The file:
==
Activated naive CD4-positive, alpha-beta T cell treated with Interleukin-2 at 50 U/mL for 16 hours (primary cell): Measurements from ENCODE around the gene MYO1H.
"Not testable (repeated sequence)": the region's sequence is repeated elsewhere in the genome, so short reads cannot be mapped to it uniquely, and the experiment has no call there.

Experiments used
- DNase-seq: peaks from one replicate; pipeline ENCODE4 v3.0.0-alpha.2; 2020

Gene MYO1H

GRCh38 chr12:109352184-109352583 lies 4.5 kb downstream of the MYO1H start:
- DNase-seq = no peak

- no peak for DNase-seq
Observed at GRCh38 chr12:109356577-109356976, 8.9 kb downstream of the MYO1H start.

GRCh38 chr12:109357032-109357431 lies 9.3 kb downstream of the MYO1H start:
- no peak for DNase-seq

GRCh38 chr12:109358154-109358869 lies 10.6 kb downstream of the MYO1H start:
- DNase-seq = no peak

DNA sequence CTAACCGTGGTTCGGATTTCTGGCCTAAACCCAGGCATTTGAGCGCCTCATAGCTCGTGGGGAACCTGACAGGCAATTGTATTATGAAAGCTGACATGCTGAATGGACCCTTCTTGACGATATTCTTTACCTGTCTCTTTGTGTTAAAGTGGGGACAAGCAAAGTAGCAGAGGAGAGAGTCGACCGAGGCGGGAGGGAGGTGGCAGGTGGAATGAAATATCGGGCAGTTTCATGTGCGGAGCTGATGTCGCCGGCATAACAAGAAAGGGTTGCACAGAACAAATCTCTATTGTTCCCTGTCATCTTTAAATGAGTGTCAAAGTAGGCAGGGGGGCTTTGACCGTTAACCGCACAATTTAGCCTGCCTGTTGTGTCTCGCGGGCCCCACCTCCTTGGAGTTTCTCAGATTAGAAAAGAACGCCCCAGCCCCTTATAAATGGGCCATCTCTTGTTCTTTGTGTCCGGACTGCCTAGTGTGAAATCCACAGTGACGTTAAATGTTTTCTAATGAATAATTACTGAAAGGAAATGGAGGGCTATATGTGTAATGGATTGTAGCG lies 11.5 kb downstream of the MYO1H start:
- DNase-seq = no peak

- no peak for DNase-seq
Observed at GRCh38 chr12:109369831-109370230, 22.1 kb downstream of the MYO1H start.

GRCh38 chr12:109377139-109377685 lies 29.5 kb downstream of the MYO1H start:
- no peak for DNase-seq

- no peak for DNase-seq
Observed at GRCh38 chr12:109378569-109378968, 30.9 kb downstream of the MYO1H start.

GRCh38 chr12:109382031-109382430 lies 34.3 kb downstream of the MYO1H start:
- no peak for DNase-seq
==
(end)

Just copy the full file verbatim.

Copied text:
Activated naive CD4-positive, alpha-beta T cell treated with Interleukin-2 at 50 U/mL for 16 hours (primary cell): Measurements from ENCODE around the gene MYO1H.
"Not testable (repeated sequence)": the region's sequence is repeated elsewhere in the genome, so short reads cannot be mapped to it uniquely, and the experiment has no call there.

Experiments used
- DNase-seq: peaks from one replicate; pipeline ENCODE4 v3.0.0-alpha.2; 2020

Gene MYO1H

GRCh38 chr12:109352184-109352583 lies 4.5 kb downstream of the MYO1H start:
- DNase-seq = no peak

- no peak for DNase-seq
Observed at GRCh38 chr12:109356577-109356976, 8.9 kb downstream of the MYO1H start.

GRCh38 chr12:109357032-109357431 lies 9.3 kb downstream of the MYO1H start:
- no peak for DNase-seq

GRCh38 chr12:109358154-109358869 lies 10.6 kb downstream of the MYO1H start:
- DNase-seq = no peak

DNA sequence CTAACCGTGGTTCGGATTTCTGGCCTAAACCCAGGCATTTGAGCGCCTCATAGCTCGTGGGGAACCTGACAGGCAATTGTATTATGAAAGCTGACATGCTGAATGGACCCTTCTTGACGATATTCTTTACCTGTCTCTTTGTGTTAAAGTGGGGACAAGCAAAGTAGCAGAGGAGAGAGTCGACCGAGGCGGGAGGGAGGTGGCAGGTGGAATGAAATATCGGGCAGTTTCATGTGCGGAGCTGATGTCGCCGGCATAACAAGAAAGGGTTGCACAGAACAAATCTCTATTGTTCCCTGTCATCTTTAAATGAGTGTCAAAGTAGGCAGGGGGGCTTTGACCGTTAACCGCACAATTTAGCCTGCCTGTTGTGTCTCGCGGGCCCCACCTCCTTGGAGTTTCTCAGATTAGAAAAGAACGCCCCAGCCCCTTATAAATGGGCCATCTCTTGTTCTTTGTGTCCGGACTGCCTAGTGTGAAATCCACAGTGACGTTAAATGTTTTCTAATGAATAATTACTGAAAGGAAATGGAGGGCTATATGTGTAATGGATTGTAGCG lies 11.5 kb downstream of the MYO1H start:
- DNase-seq = no peak

- no peak for DNase-seq
Observed at GRCh38 chr12:109369831-109370230, 22.1 kb downstream of the MYO1H start.

GRCh38 chr12:109377139-109377685 lies 29.5 kb downstream of the MYO1H start:
- no peak for DNase-seq

- no peak for DNase-seq
Observed at GRCh38 chr12:109378569-109378968, 30.9 kb downstream of the MYO1H start.

GRCh38 chr12:109382031-109382430 lies 34.3 kb downstream of the MYO1H start:
- no peak for DNase-seq